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Tuesday, December 20, 2011

Reputation Management: Six Things Brands Can Learn from George Bailey

Written by  Duane Bailey

While it’s been over 60 years since the initial release of the classic holiday drama, “It’s a Wonderful Life,” the story of George Bailey is as relevant today as it was in 1946.

George Bailey is the lead character in the film. The story opens and closes on Christmas Eve with a despondent George contemplating suicide. His guardian angel, Clarence, intervenes and goes on to show George the impact he has had on the lives of others and his community. "You see, George, you really had a wonderful life," reminds Clarence. "Don't you see what a mistake it would be to throw it away?"

For brands whose reputations are built on service, the actions we take on a daily basis are what makes our reputation. Reputations can be made or destroyed in an instant, sometimes with a single action. George’s fictional life provides six best practices for managing your brand's reputation:
1. Put your customers first. 
    George risks his life to save his younger brother, Harry, from drowning in an icy pond. Years later, it is Harry who rushes to George’s side when he needs help.  Most customers will reward a brand’s acts of selflessness with an enduring and unshakable loyalty. 
2. Do right by your customers.
    Fearful of the reaction he will get from his boss, a young George lets Mr. Gower know he has incorrectly filled a prescription. By acting in the best interest of others, George ends up saving the customer’s life – and Mr. Gower’s reputation. Mistakes are an inevitable part of our lives; how we handle them is what sets us apart from our competitors. Brands with the courage to acknowledge and correct their mistakes show they can be trusted.
3. Know your customers.
    George knows each and every one of his customers by name. He has a personal relationship with them, even helping with moves to their new homes. Brands that know their customers well tend to excel in delivering personalized service.
4. Build and nurture communities of interest.
    George develops an affordable housing community where residents can realize their dreams of home ownership. Brands that provide their customers with hope, opportunity and value enjoy higher levels of satisfaction and preference among customers and prospects.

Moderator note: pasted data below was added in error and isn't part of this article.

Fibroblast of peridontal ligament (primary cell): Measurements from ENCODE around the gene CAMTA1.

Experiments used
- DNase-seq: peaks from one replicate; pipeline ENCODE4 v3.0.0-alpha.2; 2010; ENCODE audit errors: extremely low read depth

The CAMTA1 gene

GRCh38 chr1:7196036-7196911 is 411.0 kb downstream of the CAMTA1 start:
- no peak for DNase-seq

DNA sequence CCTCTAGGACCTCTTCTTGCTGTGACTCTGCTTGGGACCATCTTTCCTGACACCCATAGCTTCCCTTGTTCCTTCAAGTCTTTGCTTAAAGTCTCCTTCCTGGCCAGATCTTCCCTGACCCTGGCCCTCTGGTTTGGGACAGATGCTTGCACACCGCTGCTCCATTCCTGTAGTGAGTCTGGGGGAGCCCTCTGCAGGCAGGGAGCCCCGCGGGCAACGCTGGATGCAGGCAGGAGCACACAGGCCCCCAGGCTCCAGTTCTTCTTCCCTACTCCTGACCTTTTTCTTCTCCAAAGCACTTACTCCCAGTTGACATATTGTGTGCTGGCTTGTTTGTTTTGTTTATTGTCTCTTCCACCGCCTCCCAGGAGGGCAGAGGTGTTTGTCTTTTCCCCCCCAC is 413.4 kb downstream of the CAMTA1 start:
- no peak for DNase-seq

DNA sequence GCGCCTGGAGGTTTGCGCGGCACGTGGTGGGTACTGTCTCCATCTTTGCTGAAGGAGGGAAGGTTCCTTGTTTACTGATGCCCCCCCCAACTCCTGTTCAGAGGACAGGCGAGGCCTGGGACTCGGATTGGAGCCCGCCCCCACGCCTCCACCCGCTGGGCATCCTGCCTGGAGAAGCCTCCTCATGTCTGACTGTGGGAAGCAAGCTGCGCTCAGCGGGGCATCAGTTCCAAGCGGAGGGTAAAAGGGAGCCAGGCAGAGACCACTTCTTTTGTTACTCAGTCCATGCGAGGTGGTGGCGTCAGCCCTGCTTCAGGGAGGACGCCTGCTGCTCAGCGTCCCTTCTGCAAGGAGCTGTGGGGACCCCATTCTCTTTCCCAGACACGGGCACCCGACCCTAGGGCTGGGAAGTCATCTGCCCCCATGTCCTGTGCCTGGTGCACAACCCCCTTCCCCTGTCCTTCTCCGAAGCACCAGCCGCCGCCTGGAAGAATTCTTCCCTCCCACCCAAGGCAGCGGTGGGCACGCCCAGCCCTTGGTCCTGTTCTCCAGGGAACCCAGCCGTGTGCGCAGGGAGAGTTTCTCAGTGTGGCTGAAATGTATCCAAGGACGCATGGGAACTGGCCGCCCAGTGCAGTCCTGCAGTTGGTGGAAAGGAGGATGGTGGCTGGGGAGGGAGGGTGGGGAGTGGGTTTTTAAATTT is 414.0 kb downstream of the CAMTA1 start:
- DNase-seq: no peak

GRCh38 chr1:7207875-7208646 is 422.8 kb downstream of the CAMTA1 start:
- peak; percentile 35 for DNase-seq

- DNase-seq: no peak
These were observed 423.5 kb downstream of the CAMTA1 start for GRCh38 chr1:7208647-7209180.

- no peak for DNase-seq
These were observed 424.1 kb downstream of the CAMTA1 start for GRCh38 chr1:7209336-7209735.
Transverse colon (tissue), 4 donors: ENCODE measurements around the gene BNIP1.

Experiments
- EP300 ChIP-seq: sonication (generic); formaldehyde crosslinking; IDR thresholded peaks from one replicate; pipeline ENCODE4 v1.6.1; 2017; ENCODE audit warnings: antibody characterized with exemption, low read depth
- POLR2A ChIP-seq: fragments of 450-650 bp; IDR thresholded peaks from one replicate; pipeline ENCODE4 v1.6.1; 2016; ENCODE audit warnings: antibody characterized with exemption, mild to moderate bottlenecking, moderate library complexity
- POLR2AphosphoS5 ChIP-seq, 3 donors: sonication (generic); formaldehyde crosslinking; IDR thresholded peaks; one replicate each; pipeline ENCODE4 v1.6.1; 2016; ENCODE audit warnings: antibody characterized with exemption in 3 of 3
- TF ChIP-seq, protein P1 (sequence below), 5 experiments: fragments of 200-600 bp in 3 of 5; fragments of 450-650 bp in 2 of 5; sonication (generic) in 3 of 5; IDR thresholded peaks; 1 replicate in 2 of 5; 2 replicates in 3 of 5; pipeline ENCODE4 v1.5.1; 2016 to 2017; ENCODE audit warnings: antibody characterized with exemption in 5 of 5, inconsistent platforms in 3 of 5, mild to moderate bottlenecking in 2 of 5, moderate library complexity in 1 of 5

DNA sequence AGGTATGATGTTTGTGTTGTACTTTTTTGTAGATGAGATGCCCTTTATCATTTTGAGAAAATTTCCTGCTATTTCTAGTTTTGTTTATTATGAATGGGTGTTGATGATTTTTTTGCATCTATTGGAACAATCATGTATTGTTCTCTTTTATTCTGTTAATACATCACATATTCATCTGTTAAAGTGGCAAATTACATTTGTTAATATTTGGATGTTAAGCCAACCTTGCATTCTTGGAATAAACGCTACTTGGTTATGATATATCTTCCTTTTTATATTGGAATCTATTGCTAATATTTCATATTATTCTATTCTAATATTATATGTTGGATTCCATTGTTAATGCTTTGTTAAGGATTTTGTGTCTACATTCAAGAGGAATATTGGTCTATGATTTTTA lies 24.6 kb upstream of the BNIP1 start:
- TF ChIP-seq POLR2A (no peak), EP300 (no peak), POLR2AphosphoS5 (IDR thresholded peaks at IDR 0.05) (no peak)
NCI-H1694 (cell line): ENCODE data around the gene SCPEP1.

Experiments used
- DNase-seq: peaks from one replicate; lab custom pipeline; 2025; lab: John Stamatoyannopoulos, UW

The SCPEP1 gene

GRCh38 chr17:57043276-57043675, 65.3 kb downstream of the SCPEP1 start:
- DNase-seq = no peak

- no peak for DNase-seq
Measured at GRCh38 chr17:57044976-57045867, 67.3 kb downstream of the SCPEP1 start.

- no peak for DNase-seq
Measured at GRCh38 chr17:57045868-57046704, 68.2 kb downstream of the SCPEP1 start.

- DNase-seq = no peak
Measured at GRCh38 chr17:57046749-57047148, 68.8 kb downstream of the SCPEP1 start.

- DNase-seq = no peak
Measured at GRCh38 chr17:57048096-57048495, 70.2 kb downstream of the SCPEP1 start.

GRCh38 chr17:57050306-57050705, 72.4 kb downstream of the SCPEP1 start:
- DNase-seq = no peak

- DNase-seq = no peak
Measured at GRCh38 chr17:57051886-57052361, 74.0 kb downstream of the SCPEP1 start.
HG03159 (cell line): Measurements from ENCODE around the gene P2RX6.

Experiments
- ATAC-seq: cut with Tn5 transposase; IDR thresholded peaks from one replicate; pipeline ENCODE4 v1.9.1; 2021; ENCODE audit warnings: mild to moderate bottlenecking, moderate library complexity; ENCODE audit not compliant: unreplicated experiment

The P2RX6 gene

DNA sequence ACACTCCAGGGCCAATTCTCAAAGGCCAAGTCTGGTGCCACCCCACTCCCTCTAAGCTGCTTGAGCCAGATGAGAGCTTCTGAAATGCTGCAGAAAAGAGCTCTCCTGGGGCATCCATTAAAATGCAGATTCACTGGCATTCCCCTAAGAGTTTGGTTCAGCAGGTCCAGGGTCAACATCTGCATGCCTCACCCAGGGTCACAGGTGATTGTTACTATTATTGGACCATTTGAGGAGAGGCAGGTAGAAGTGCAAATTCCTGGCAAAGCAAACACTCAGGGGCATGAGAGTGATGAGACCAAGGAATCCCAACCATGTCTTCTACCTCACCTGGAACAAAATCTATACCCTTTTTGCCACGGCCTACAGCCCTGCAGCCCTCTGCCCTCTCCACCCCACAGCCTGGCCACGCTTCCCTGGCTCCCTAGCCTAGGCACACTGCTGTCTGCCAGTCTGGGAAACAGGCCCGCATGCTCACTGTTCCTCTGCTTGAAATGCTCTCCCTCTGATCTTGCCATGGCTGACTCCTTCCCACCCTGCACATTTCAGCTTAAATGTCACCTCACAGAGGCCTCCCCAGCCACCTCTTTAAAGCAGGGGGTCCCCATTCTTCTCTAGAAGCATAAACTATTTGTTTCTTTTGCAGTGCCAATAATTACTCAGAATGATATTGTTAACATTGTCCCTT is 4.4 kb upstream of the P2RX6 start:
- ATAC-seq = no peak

5. Be your customer’s advocate.
    Responding to a run on the bank, George and Mary Bailey pay worried account holders with their own money, tiding them over and saving their business from almost certain collapse.  Brands that value their customers at this level differentiate themselves by showing they genuinely care.
6. Be a leader.
    Despite his wife’s pleas to continue with their honeymoon, George steps in to lead his firm’s response to the financial crisis. His company’s open and fair handling of the crisis serves to reassure his anxious customer base, preserving his business and its reputation in the community.   

For more on reputation management and relationship building, please see:
• How to Make the Most of Your Network
• Your Brand and the Community It Serves
• B2B Sales Tip: Friend Your Customers

Duane Bailey

Duane Bailey

Duane Bailey is a regular contributor to The Chief Storyteller® online conversation. He has helped organizations of all sizes drive growth in revenues and market share through the development and delivery of key business messages that resonate with target audiences. He holds an MBA in International Business and a BS in Marketing. He brings 28 years of experience in marketing communications and high technology sales.

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